Lauren Bridges, '16, and Sara Oppenheimer, '16, in Copenhagen, Denmark during the spring of 2015. (Courtesy of Lauren Bridges)

Q&A: How to make the most of study abroad

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As the semester comes to a close, some Lehigh students are preparing to embark on their study abroad experiences. The Brown and White sat down with study abroad adviser Lorraine Roth and several abroad ambassadors — Lauren Bridges, ’16, who studied in London; Ryan Biggins, ’18, who studied in Athens; and Sara Oppenheimer, ’16, who studied in Copenhagen — to ask them what advice they’d give to students traveling abroad.

Q: What is the best advice you could give a student that is studying abroad this spring? 

Lorraine Roth: Think beyond the immediately practical planning and to start to research the history and culture of that country. Start to follow the news about current events where you will be living. Look into any holidays that will occur while you will be studying there. Read about the history and politics of the country and region. Any research you can do beforehand will help enrich your experience.

Lauren Bridges: My best advice would be to step out of your comfort zone and try it all. Travel when you can and explore other countries, but don’t forget to really explore your own city. It’s unique that you get to live in another country for four months, so make it feel like home.

Ryan Biggins: I know you’re expecting great things, but it will still exceed your expectations.

Sarah Oppenheimer: Keep an open mind and try everything at least once.

Q: Is there anything you would advise students to be wary of while abroad?

LR: There are two main types of things I would advise students to be wary of while abroad. First, and most importantly, I would strongly suggest that students consider their own personal safety while abroad. Students should remember all of the things that they have learned here as a Lehigh student and, combined with their heightened on-site cultural knowledge, act responsibly and make good choices. Second, I also caution students to be wary of staying in a bubble of other students from the U.S. It can be easy and comfortable to just hang out and spend time with other American students. However, part of studying abroad is getting out of your comfort zone and students need to not be afraid to join (activities) that will help them make friends with locals or other international students.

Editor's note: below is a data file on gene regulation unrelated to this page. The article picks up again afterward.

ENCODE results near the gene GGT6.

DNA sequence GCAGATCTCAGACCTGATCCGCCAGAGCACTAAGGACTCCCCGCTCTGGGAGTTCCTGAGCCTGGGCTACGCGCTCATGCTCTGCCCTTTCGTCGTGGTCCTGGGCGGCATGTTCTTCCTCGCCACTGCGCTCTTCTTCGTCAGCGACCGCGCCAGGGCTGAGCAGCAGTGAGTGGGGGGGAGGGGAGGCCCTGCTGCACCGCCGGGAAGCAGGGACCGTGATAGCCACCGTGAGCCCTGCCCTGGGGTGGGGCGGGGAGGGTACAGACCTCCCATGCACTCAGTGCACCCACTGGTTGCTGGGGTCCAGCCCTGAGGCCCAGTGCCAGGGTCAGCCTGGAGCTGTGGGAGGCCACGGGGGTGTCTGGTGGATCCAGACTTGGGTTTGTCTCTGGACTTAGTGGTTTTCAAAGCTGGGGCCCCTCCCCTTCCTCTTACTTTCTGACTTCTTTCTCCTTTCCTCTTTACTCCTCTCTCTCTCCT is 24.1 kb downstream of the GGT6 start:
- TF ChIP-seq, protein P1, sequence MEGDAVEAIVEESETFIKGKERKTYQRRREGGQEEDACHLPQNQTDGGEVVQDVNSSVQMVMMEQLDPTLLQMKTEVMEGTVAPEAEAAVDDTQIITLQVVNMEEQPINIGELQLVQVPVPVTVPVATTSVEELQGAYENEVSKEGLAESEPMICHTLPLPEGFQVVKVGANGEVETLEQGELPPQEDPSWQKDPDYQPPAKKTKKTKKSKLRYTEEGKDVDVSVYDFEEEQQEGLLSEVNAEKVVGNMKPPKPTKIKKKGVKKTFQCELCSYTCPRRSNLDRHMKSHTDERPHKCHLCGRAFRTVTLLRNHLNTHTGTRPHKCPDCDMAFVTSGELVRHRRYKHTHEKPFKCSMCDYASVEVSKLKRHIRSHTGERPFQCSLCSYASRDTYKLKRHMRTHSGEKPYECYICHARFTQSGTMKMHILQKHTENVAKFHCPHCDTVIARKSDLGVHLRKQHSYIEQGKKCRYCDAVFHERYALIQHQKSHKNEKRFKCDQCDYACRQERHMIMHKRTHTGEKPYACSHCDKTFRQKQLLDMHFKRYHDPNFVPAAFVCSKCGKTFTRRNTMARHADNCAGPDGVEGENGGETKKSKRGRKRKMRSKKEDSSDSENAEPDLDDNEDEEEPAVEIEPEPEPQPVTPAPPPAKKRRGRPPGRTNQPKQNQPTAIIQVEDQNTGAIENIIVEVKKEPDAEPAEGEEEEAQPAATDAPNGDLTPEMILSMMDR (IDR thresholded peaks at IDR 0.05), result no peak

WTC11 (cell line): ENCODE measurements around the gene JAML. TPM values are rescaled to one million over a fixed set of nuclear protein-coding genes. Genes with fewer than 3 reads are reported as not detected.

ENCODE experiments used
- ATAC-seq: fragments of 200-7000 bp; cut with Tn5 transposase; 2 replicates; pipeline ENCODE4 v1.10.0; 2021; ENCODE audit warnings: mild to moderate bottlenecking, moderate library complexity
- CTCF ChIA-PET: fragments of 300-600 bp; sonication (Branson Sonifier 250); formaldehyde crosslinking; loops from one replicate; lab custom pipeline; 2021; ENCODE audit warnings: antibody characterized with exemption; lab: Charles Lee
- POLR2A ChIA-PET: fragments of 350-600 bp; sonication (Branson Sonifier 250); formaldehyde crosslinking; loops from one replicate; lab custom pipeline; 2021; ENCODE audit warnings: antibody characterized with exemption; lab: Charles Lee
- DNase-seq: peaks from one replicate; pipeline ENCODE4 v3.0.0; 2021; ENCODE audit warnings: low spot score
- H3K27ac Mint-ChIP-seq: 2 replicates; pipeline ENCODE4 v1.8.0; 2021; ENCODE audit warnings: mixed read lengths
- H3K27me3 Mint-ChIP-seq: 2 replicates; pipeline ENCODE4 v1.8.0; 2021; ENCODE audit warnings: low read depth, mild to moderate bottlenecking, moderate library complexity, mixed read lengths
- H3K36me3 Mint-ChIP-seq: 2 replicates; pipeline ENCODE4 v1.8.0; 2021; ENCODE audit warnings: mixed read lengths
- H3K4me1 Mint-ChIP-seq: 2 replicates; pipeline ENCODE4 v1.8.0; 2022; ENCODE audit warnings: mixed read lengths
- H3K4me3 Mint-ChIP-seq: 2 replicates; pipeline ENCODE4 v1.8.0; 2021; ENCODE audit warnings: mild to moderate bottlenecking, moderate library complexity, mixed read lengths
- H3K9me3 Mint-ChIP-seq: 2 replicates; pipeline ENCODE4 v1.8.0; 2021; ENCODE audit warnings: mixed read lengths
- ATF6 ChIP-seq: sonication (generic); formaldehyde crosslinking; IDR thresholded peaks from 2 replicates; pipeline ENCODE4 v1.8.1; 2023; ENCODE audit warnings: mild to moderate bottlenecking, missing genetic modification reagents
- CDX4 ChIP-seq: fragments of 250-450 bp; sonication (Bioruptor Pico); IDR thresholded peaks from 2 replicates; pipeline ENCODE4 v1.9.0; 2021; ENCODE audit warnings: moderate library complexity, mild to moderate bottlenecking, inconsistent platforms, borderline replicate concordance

Q: What is one thing you wish you had done while abroad that you didn’t?

LB: I wish that I had made friends with some locals. I was on an American program, so we had to go out of our way to try and meet British people. I think it would have added to my experience had I been friends with British students my age.

SO: I wish I kept a journal. I’ll always have my amazing memories, but I wish I had a journal to read through all of my experiences in more detail a few years down the road.

Q: What is the best thing you did while abroad?

LB: All of my trips were definitely highlights of my time abroad. I loved exploring new countries and cultures, especially trying all of the food. My favorite trips were to Prague and Amsterdam. But I think the best thing about studying abroad was always coming back to London — it really felt like home.

RB: I went cliff-diving in Santorini, took a beautiful boat ride around the caldera; swam in hot springs; climbed a volcano; visited the Acropolis; walked through an oregano field; explored a Venetian castle on top of a cliff of 999 steps; hiked into the depths of the Cave of Zeus; saw some wild peafowl; made some incredible friends with my classmates and explored all that Paris had to offer for 3 days on my own. I can’t say that any of those things are better than the rest. They were all (equal).

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